Actually, the velocity of both the beach ball and of the yo-yo are completely arbitrary; they can be any velocity you want them to be. You can spin the yo-yo at a frequency of one revolution per second or five revolutions per second. In the latter case, the VELOCITY will be much higher, even if the radius is unchanged. Likewise for the beach ball.

> Is it because I'm assuming in my mind that the "energy" causing the rotation is kept the same?

I wish you would have mentioned that sooner.
The energy you put into the system is that amount of energy is necessary to accomplish the velocity at which you are seeking to spin the object. The higher the velocity you want, the more energy you must input. Even if the two objects are the same mass, there is no way to determine their respective velocities UNLESS you specify that the energies input into each is the same. Then we can begin to make some comparisons.

> I see more resistance against a beachball than a yo-yo therefore less velocity
> therefore less Centripetal Acceleration.

Now you're adding another complication: air resistance. And, unfortunately, it's a complicated complication. There's a reason just about every basic physics question includes the statement, "Ignoring air resistance." That's because the amount air resistance is VERY difficult to calculate. It depends on the shape, surface material, AND velocity of the moving object -- and, to some extent, the SQUARE of the velocity. Aeronautical engineers find they can't just do some calculations and calculate the air resistance of a certain design -- they simply place a scale model of that design in a wind tunnel and just measure the air resistance. For all but the VERY simplest of setups, the calculations are simply too difficult to do.

PERHAPS what you're running into is this: the air resistance of a beach ball is greater than that for a yo-yo. This frictional force will require that, FOR THE SAME AMOUNT OF ENERGY INPUT into the system, the yo-yo will move faster. That's because the air resistance against the beach ball will "eat up" more of the energy you input into the moving object, causing less energy available for kinetic energy. Less kinetic energy available, lower velocity. Lower velocity, lower centripetal acceleration.  *IF* the energy you input each of the two systems -- one with a yo-yo, one with a beach ball -- is the same, then the yo-yo will be moving faster.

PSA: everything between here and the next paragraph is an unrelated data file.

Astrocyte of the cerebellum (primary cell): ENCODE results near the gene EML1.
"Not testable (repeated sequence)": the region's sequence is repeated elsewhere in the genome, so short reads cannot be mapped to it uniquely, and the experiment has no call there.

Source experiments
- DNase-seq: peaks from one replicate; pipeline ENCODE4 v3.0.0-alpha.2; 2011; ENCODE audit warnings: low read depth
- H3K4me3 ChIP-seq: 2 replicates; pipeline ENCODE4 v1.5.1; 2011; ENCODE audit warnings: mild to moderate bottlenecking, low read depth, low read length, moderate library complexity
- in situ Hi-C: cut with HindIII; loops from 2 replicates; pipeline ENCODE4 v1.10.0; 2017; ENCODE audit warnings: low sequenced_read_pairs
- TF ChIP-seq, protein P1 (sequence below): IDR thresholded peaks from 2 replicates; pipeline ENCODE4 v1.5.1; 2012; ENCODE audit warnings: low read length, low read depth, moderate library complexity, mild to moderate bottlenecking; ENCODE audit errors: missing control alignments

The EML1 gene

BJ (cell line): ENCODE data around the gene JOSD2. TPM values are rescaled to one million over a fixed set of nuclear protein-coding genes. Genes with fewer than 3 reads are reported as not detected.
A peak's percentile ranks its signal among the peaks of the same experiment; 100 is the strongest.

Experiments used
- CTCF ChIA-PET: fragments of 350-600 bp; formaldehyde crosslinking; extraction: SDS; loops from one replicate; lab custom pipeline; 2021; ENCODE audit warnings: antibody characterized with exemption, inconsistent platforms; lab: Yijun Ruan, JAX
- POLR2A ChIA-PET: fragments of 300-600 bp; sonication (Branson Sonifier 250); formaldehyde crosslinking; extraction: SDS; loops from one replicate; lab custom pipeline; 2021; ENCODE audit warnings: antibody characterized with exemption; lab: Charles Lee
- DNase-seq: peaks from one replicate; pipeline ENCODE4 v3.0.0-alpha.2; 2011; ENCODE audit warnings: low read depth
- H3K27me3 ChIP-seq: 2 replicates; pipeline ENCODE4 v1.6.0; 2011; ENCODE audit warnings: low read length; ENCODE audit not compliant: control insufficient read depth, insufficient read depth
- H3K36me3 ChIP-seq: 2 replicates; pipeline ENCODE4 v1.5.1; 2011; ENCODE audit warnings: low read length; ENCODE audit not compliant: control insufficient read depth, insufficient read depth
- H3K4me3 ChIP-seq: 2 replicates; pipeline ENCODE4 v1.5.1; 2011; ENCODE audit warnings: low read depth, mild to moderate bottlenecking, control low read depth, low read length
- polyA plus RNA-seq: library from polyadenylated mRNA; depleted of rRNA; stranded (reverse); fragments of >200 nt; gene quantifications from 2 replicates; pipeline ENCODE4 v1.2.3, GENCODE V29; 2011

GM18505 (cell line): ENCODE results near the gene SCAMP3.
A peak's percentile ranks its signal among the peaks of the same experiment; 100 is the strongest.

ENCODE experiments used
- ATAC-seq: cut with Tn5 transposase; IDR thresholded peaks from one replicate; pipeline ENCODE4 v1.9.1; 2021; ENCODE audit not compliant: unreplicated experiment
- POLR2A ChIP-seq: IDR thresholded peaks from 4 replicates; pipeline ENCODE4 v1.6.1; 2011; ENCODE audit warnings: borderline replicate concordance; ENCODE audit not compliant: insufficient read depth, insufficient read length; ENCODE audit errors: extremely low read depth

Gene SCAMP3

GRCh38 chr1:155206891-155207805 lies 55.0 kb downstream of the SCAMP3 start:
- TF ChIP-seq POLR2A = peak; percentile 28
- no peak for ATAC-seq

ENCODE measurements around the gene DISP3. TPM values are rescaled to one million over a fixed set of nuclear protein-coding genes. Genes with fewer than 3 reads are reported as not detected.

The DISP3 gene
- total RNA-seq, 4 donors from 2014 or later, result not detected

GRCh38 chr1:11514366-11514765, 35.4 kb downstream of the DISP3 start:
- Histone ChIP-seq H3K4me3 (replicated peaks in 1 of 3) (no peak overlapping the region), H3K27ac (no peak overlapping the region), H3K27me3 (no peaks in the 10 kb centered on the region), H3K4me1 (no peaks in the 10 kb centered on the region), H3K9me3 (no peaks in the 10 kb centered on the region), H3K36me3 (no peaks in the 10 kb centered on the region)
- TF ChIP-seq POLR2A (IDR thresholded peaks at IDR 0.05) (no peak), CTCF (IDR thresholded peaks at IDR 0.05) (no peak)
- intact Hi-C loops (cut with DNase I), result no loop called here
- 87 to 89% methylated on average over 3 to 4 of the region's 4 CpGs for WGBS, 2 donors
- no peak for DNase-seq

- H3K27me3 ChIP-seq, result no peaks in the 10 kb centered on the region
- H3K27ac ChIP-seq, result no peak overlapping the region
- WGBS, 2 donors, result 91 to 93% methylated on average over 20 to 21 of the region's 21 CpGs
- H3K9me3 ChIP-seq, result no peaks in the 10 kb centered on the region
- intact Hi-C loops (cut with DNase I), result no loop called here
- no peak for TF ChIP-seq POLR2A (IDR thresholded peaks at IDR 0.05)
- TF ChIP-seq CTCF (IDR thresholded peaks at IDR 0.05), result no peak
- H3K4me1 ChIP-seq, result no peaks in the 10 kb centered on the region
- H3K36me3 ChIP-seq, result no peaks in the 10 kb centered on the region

Thus, the lower density of the beach ball WILL have an effect on the centripetal acceleration, just as you surmise.

> Where am I going wrong?

Actually, you're doing fine. Your only "problem" is that it's pretty much impossible to calculate the exact effect of air resistance. It'd be nice if we could simply say, "The density of the beach ball is one-tenth that of the yo-yo, therefore the air resistance is ten times greater." But the calculations are a lot more complicated than that.

Oh, and also not mentioning that you want to keep the energy input the two systems the same. Unless you make that statement clear, it is impossible to compare the velocities of the two objects.

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I can help with understanding physics that does not involve eggs. I will NOT help with academic or professional questions, which are NOT limited only to homework. Please do not waste your time by asking a question that comes out of ANY kind of academic, professional, or business matters.

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Have been fascinated by physical laws ever since I learned, at age seven, that magnets work under water. My study continued through college and has not ceased even after I retired.